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TB in the elderly not easily detectable.

Tuberculosis in older people does not follow a predictable course. It is often the reason that many physicians overlook the seriousness of the problem.

The most common symptom is a chronic cough that may have had its origins with what appeared to be an ordinary cold or an episode of grippe or "flu."

Loss of appetite and loss of weight often follow, too often attributed to poor eating habits, especially among those hampered by ill-fitting dentures or gum disease. Swallowing difficulties in the elderlly are also implicated in diagnosing weight loss and reduction of food intake.

Other manifestations of tuberculosis are "night sweats," spitting of blood, kidney malfunctioning, or bowel irregularities. Although tuberculosis usually involves the lungs, other organs of the body can become infected, such as lymph nodes, intestinal tract, spine, bones, kidneys, or liver.

Because many younger physicians were educated at a time when the dread disease was considered passe, not enough concern for detecting tuberculosis is manifested.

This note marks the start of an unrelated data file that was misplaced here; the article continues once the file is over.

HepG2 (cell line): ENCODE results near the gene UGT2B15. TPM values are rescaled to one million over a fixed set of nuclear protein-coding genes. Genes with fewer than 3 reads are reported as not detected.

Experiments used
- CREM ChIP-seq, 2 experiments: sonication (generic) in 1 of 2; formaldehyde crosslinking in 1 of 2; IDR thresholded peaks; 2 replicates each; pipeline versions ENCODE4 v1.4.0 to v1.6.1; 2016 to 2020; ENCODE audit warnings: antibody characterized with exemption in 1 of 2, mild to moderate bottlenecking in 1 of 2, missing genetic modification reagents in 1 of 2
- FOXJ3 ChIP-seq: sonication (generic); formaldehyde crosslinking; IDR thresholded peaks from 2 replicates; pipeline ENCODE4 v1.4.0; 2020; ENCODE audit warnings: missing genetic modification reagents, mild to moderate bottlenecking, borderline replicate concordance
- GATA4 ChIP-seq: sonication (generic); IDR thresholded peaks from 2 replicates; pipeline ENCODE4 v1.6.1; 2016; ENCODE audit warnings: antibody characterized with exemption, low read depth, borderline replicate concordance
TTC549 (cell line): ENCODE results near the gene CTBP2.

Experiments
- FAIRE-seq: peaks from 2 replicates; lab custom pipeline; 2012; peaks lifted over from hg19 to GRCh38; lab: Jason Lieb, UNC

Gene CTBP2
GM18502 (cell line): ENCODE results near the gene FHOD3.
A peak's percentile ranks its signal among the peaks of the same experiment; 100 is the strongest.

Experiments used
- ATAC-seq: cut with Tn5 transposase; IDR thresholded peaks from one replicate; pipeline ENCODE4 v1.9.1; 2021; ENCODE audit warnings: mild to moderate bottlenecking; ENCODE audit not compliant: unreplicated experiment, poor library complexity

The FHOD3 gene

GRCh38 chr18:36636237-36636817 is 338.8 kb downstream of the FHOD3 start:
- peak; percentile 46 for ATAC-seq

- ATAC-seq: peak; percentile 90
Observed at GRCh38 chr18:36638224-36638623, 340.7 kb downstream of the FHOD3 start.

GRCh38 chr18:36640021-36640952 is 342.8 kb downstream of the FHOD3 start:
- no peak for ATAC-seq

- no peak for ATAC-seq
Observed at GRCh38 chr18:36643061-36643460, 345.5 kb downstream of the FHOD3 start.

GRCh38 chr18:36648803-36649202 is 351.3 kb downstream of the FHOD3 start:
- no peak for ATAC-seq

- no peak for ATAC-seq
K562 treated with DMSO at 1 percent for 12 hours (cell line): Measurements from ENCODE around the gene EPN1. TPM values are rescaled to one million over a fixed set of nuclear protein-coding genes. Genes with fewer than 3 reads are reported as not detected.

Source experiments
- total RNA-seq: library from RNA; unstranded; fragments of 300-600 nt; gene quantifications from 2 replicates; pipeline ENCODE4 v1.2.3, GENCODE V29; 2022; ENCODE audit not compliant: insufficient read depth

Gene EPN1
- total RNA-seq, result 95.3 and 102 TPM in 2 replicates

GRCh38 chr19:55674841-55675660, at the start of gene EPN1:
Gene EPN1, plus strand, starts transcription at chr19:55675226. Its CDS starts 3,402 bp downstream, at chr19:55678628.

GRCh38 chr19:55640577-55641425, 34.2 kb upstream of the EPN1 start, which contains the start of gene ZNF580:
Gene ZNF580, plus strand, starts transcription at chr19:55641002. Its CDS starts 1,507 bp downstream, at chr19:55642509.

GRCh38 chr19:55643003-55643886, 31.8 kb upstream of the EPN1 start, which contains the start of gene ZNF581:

Individuals who have ever tested positive in a TB skin test or continue to suffer nagging illnesses that are not satisfactorily diagnosed should suggest to their doctors the possibility of tuberculosis.

The only certain diagnosis, according to most physicians who are alert to the disease's prevalence, is isolation of the germ by culture in the laboratory. In the elderly, it is not unusual for some tuberculosis microbes (tubercle bacilli) to be found in small numbers, but that occurrence should not affect the investigation. Positive or negative results require further investigation -- it is possible for a totally negative response to mask the presence of an active case of tuberculosis. Tests should be repeated.

There is an optimistic aspect to tuberculosis detected in the elderly. Because the germs causing the disease were acquired earlier in life, medications administered are highly effective against them. Usually a combination of several drugs is more effective than one alone, according to physicians who have acquired considerable experience with the problem.
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Title Annotation:Special Issue: Tuberculosis; symptoms of tuberculosis in older people
Publication:Nutrition Health Review
Date:Jun 22, 1991
Previous Article:Mapping Our Genes: The Genome Project and Future Medicine.
Next Article:Help for the Hyperactive Child.

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